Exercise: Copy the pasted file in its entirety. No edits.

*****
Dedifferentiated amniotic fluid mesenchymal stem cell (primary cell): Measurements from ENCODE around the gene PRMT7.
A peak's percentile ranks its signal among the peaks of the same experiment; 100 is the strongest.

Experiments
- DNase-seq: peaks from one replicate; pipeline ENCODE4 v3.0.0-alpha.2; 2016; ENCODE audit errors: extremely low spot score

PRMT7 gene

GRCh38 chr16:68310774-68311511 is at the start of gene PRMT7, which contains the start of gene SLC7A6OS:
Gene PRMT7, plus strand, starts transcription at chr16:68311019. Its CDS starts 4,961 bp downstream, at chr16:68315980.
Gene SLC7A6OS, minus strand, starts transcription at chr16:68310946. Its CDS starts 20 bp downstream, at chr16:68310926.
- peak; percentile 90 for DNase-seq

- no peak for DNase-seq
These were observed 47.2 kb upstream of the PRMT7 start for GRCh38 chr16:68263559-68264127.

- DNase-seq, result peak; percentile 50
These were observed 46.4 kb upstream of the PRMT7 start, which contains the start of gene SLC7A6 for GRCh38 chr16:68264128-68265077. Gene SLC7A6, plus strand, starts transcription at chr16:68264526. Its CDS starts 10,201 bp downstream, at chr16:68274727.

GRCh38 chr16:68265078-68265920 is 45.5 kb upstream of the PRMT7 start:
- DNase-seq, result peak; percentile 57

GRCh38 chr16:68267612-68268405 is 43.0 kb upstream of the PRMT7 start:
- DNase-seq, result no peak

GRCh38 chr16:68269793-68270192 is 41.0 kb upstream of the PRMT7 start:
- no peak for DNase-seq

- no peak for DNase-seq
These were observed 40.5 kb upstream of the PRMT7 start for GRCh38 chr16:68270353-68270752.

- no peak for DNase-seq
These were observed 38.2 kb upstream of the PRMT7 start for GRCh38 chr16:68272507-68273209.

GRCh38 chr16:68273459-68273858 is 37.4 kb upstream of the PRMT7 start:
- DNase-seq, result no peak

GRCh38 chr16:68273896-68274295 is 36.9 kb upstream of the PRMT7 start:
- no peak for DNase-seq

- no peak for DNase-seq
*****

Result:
Dedifferentiated amniotic fluid mesenchymal stem cell (primary cell): Measurements from ENCODE around the gene PRMT7.
A peak's percentile ranks its signal among the peaks of the same experiment; 100 is the strongest.

Experiments
- DNase-seq: peaks from one replicate; pipeline ENCODE4 v3.0.0-alpha.2; 2016; ENCODE audit errors: extremely low spot score

PRMT7 gene

GRCh38 chr16:68310774-68311511 is at the start of gene PRMT7, which contains the start of gene SLC7A6OS:
Gene PRMT7, plus strand, starts transcription at chr16:68311019. Its CDS starts 4,961 bp downstream, at chr16:68315980.
Gene SLC7A6OS, minus strand, starts transcription at chr16:68310946. Its CDS starts 20 bp downstream, at chr16:68310926.
- peak; percentile 90 for DNase-seq

- no peak for DNase-seq
These were observed 47.2 kb upstream of the PRMT7 start for GRCh38 chr16:68263559-68264127.

- DNase-seq, result peak; percentile 50
These were observed 46.4 kb upstream of the PRMT7 start, which contains the start of gene SLC7A6 for GRCh38 chr16:68264128-68265077. Gene SLC7A6, plus strand, starts transcription at chr16:68264526. Its CDS starts 10,201 bp downstream, at chr16:68274727.

GRCh38 chr16:68265078-68265920 is 45.5 kb upstream of the PRMT7 start:
- DNase-seq, result peak; percentile 57

GRCh38 chr16:68267612-68268405 is 43.0 kb upstream of the PRMT7 start:
- DNase-seq, result no peak

GRCh38 chr16:68269793-68270192 is 41.0 kb upstream of the PRMT7 start:
- no peak for DNase-seq

- no peak for DNase-seq
These were observed 40.5 kb upstream of the PRMT7 start for GRCh38 chr16:68270353-68270752.

- no peak for DNase-seq
These were observed 38.2 kb upstream of the PRMT7 start for GRCh38 chr16:68272507-68273209.

GRCh38 chr16:68273459-68273858 is 37.4 kb upstream of the PRMT7 start:
- DNase-seq, result no peak

GRCh38 chr16:68273896-68274295 is 36.9 kb upstream of the PRMT7 start:
- no peak for DNase-seq

- no peak for DNase-seq